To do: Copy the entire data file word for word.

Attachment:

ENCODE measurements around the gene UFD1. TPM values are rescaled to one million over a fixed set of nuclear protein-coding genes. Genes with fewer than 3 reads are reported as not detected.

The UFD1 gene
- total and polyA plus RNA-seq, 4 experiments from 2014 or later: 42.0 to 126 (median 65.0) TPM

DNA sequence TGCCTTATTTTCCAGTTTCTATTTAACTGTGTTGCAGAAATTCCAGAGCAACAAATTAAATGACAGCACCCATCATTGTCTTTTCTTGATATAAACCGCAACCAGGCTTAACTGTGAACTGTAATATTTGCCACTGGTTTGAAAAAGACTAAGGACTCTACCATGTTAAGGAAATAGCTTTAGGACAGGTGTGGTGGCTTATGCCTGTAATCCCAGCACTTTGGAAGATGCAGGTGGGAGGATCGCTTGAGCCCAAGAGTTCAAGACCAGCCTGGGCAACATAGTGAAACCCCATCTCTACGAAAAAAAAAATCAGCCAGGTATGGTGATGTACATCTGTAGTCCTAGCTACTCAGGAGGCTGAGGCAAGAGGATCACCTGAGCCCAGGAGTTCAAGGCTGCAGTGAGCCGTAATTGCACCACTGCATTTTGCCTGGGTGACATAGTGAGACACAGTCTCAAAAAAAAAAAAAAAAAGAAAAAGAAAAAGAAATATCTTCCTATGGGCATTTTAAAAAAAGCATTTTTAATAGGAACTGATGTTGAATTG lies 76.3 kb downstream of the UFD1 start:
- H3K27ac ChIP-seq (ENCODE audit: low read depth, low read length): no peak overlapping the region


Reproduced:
ENCODE measurements around the gene UFD1. TPM values are rescaled to one million over a fixed set of nuclear protein-coding genes. Genes with fewer than 3 reads are reported as not detected.

The UFD1 gene
- total and polyA plus RNA-seq, 4 experiments from 2014 or later: 42.0 to 126 (median 65.0) TPM

DNA sequence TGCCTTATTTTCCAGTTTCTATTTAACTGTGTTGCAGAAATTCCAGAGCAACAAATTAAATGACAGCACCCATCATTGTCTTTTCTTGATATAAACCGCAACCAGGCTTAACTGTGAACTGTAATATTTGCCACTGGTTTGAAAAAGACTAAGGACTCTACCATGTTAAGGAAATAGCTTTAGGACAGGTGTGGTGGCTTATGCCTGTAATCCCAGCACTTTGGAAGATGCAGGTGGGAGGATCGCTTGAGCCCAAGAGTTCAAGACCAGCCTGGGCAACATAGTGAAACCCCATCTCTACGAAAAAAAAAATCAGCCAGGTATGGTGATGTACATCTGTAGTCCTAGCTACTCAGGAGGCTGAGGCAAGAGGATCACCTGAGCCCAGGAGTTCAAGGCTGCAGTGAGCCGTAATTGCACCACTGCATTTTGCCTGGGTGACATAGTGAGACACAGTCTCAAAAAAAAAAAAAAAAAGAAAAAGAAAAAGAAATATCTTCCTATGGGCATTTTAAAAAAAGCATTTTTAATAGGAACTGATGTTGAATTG lies 76.3 kb downstream of the UFD1 start:
- H3K27ac ChIP-seq (ENCODE audit: low read depth, low read length): no peak overlapping the region